Things You May Not Know About Luminar 4
There seems to be no lack if articles and praises about Luminar 4 by Skylum Software. Without doubt the software has made great steps forward when it comes to editing landscape images, especially with the Sky Replace feature. There a numerous tutorials on line on the program including this one from the SLR lounge , so I will not repeat what probably has been said numerous times. There are things however that I have discovered while trialing the program that bear mentioning here.
If you have worked or trialed the program, you may be aware that you can either replace the entire sky, or just a single element within the sky such as a cloud. Essentially you are making a composite image with and included program element or one of your own. One of the basics of composites is: Make sure that lighting and colors match as close as possible. I found that importing certain sky's, the blue was too intense for the rest of the image. The program offers a LUMINOSITY MASK directly within the sky replace dialog box that will tend to match overall tone of the image just a little better shown above. I typically work from Lightroom, and I also found that the water which was a highlight needed some color toning once I returned to Lightroom.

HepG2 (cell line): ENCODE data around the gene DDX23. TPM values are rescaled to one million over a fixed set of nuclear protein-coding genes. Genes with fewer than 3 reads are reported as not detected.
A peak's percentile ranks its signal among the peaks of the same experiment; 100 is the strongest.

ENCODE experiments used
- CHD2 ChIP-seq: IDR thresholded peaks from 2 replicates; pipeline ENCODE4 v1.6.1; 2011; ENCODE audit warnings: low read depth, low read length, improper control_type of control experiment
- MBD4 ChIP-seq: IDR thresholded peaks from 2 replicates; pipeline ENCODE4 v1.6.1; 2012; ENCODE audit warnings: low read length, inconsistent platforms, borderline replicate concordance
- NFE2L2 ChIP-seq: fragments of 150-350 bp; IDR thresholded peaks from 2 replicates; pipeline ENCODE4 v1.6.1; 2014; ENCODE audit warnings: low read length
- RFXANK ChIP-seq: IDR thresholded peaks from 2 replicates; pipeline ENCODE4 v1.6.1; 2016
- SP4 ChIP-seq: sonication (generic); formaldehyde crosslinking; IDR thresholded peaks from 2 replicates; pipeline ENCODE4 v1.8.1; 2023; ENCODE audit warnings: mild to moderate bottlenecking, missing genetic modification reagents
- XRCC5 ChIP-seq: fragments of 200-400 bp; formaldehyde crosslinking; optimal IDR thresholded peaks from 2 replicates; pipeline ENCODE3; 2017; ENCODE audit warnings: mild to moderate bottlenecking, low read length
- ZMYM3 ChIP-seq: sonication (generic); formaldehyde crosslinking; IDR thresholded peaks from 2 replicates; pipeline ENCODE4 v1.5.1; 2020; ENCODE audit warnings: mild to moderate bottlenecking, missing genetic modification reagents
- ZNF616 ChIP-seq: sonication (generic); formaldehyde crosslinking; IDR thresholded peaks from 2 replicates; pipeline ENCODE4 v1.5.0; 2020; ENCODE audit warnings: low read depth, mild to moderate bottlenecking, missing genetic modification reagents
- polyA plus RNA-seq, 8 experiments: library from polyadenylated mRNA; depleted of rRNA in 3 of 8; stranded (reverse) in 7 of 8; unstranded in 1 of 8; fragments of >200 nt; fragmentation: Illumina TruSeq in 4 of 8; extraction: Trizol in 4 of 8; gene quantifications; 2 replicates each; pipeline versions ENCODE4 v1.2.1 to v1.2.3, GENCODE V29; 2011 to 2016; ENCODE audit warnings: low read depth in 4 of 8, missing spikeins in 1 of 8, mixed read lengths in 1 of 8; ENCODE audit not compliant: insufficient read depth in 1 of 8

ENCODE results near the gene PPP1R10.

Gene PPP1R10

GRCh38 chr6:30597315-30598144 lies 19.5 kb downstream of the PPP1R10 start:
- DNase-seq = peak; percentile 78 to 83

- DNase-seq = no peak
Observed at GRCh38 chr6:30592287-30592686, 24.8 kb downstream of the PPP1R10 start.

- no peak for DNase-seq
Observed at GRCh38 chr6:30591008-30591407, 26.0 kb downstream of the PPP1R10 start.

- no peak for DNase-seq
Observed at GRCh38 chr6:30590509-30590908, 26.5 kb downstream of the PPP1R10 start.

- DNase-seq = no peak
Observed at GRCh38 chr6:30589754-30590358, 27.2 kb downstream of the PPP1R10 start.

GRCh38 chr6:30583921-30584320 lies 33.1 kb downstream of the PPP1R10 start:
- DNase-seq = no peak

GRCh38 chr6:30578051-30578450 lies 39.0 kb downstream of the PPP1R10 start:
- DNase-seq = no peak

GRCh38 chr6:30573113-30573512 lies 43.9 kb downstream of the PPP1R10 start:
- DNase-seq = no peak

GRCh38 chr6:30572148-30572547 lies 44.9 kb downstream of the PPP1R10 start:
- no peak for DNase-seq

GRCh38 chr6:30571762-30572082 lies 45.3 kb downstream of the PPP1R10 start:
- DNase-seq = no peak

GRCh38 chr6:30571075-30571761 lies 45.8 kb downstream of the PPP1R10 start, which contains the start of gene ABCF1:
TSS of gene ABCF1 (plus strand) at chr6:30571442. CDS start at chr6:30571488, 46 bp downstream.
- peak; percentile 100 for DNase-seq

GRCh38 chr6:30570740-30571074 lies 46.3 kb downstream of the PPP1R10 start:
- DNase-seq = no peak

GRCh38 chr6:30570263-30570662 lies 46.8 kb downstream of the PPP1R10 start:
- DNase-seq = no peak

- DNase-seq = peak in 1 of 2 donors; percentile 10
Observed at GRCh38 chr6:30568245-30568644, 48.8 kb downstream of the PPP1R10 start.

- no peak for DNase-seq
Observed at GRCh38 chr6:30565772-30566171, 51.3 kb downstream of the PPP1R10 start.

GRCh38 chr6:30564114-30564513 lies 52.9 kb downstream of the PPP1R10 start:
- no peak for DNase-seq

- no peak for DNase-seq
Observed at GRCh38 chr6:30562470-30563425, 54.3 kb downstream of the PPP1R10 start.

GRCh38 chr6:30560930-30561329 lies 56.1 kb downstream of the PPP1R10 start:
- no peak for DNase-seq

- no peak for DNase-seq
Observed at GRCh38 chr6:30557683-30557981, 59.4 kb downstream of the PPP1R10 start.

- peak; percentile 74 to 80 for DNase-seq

As mentioned above, you can also add elements into your landscapes that may not have been there before. In the image to the left, birds were added to the sky to add just a little more interest to the boat anchored by the beach. The key when adding these elements is to ask yourself do they look realistic, or are they out of place for the when the photograph was taken. In order words, would I really see an Aurora in the gulf of Mexico (not likely).
Sunsets may be cool, but the program does not always work well with each image. As you may be able to see if the lower left hand side of the image, the program converted a bank of clouds into a grey 'blob'. Although the program does quite well in many cases, it certainly has limitations. In this case, the original sky was quite grey with little contrast between any clouds and the sky itself.
Since I work in Lightroom, I make sure that any image that I export into another program (including Photoshop) that I am working on a copy and not the original image. In the case of Luminar, it seems to strip out all of the metadata from the copied image including keywords and any copyright information. If your workflow is similar, be alert to this little quirk within the program.
My impression of the program is that it is impressive with the landscape images that I have worked with so far. One can certainly import sky's and other elements an image using Photoshop, but Luminar does the work much faster and in most cases creates a realistic final product. Trial versions of Luminar are available for those who may wish to give it a shot Skylum .